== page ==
TAX • Read Time: 4 min
Donating Art: Taxation Abstraction
The varied reasons to donate art include a personal affinity for a museum, the desire to create a legacy, and the tax consideration that may come with the donation.
The tax rules surrounding the tax deduction of art are complex and confusing.¹
When donating art, donors can generally claim a federal tax deduction of up to 30% of their adjusted gross income each year. If the value of the donation exceeds this 30% limit, the excess can be deducted in subsequent years—up to five years—subject to the 30% limit in each year.²
Where It Becomes Complicated
The deduction may be based on the appraised value of the donated artwork if the recipient qualifies as a public tax-exempt organization, which is generally defined as an institution that receives at least a third of its financial support from the public. Museums, schools, hospitals, and churches are examples of a public tax-exempt organization.
If you are donating art to a private tax-exempt organization, e.g., a private foundation, your deduction will be based on the price you paid for the donated art.
Even if you are donating art to a public tax-exempt organization, a deduction based on the appraised value requires that the donation be related to the recipient’s mission—a requirement not likely met by organizations other than museums. A failure to meet that test results in a deduction based on the purchase price.
Look Before You Leap
Even if your donation passes the test, potential land mines remain.
If the recipient sells the donated art within three years, the allowable deduction will revert to the purchase price instead of the appraised value, leaving you with a potential exposure to back taxes. Since you are able to negotiate the terms of your gift, you may want to secure a promise not to sell the art within three years of its donation.
The Internal Revenue Service may choose to challenge your appraisal with its own to ensure against inflated appraisals. Penalties can be stiff, so you should make sure your appraiser has facts, such as comparable sales, to back up his or her appraisal.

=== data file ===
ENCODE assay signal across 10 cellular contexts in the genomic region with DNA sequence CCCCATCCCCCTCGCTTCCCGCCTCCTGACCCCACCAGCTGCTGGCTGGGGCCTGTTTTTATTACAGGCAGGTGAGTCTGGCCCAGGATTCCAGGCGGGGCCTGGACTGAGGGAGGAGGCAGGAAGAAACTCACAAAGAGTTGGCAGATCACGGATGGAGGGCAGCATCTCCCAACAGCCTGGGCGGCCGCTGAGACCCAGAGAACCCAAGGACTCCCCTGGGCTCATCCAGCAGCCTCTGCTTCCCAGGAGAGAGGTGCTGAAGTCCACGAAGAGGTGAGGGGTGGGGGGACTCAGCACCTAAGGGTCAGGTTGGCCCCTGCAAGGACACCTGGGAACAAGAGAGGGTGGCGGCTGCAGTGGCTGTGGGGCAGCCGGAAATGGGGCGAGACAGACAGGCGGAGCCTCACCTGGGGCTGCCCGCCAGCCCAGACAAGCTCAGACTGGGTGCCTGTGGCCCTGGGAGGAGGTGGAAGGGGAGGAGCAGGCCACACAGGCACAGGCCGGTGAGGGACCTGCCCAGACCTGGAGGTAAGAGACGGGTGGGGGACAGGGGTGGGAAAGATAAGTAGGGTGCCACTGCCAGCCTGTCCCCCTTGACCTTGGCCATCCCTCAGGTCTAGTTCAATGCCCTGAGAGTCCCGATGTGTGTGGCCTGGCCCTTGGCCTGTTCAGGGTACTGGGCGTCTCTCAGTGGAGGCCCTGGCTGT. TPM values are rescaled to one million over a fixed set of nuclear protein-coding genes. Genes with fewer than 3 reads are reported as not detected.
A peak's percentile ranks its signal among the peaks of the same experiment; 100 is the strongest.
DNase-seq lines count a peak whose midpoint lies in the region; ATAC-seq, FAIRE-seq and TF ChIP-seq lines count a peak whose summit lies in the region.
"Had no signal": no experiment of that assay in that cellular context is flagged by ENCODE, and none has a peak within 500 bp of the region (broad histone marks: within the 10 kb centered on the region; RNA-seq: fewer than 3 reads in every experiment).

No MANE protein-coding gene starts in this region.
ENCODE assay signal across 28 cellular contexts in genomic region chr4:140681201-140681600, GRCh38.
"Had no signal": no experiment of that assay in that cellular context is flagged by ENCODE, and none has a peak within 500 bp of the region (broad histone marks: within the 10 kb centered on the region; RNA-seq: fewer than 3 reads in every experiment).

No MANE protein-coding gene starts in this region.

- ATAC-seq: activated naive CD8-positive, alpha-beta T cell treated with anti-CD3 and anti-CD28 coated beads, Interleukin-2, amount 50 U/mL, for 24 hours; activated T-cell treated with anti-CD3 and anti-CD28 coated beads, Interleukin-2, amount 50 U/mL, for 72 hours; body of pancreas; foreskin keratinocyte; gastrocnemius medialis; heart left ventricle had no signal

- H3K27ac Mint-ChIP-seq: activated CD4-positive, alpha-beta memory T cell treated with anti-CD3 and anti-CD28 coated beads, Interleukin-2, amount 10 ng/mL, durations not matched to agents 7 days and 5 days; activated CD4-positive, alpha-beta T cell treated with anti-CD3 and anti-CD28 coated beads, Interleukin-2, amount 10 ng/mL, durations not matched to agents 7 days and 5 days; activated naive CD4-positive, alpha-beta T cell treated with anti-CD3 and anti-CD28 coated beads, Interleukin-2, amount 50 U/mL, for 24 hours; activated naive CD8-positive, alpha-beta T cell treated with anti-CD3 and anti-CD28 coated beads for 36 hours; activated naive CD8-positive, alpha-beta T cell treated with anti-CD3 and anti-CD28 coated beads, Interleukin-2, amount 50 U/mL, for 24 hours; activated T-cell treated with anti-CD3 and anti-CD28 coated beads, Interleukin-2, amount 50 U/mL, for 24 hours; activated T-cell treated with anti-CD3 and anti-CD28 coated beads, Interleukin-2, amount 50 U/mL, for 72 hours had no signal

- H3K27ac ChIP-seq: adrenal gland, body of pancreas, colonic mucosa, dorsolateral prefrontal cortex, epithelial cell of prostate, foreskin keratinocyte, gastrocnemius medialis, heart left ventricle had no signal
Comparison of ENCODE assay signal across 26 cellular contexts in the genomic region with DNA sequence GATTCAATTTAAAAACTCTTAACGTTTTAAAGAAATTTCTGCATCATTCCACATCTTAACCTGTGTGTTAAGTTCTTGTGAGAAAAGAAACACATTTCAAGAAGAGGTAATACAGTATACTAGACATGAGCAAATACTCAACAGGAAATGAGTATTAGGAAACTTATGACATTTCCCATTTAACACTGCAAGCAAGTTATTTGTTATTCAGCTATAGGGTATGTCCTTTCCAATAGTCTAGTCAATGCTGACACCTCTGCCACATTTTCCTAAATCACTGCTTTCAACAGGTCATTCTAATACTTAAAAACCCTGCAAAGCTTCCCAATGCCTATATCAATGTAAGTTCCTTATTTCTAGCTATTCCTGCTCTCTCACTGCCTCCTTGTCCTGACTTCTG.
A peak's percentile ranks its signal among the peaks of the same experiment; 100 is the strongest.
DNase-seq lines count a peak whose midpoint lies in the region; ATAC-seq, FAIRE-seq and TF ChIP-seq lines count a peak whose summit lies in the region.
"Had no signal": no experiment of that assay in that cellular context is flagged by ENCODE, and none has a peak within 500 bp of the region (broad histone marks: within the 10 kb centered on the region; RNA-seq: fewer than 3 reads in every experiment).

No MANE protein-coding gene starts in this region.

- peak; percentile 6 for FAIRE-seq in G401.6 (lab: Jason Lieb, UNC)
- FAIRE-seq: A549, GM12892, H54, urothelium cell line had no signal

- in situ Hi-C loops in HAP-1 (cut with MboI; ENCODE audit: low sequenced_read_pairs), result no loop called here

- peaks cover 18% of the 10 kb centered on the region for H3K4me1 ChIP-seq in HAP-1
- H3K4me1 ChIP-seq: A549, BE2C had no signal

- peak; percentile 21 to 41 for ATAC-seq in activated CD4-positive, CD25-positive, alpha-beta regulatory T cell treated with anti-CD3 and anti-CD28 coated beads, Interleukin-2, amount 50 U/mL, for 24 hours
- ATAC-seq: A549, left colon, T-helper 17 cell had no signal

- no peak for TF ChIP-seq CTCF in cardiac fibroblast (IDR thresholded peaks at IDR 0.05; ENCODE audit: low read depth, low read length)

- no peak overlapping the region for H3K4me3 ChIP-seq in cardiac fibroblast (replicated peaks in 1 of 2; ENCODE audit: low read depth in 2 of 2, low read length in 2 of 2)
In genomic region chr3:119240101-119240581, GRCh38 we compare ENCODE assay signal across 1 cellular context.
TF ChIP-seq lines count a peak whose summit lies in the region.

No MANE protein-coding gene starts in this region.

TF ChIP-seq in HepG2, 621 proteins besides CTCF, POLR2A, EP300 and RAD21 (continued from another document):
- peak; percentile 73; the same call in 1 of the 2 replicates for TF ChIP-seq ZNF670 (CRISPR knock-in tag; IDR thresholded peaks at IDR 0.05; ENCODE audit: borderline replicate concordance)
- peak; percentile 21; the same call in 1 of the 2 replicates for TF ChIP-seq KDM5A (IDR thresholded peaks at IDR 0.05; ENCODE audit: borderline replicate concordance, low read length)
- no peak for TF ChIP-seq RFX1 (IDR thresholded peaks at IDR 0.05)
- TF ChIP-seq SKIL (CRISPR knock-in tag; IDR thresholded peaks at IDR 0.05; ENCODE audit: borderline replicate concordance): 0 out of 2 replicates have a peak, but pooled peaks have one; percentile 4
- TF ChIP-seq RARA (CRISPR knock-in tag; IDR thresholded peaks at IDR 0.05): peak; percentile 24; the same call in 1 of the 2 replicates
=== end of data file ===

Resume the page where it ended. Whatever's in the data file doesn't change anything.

- The information in this material is not intended as tax or legal advice. It may not be used for the purpose of avoiding any federal tax penalties. Please consult legal or tax professionals for specific information regarding your individual situation.
- This is a hypothetical example used for illustrative purposes only. It is not representative of any specific art donation.
The content is developed from sources believed to be providing accurate information. The information in this material is not intended as tax or legal advice. It may not be used for the purpose of avoiding any federal tax penalties. Please consult legal or tax professionals for specific information regarding your individual situation. This material was developed and produced by FMG Suite to provide information on a topic that may be of interest. FMG Suite is not affiliated with the named broker-dealer, state- or SEC-registered investment advisory firm. The opinions expressed and material provided are for general information, and should not be considered a solicitation for the purchase or sale of any security. Copyright 2021 FMG Suite.
Have A Question About This Topic?
Millions faithfully file their 1040 forms each April. But some things about federal income taxes may surprise you.
A quick look at how federal income taxes work.
Use this calculator to estimate your income tax liability along with average and marginal tax rates.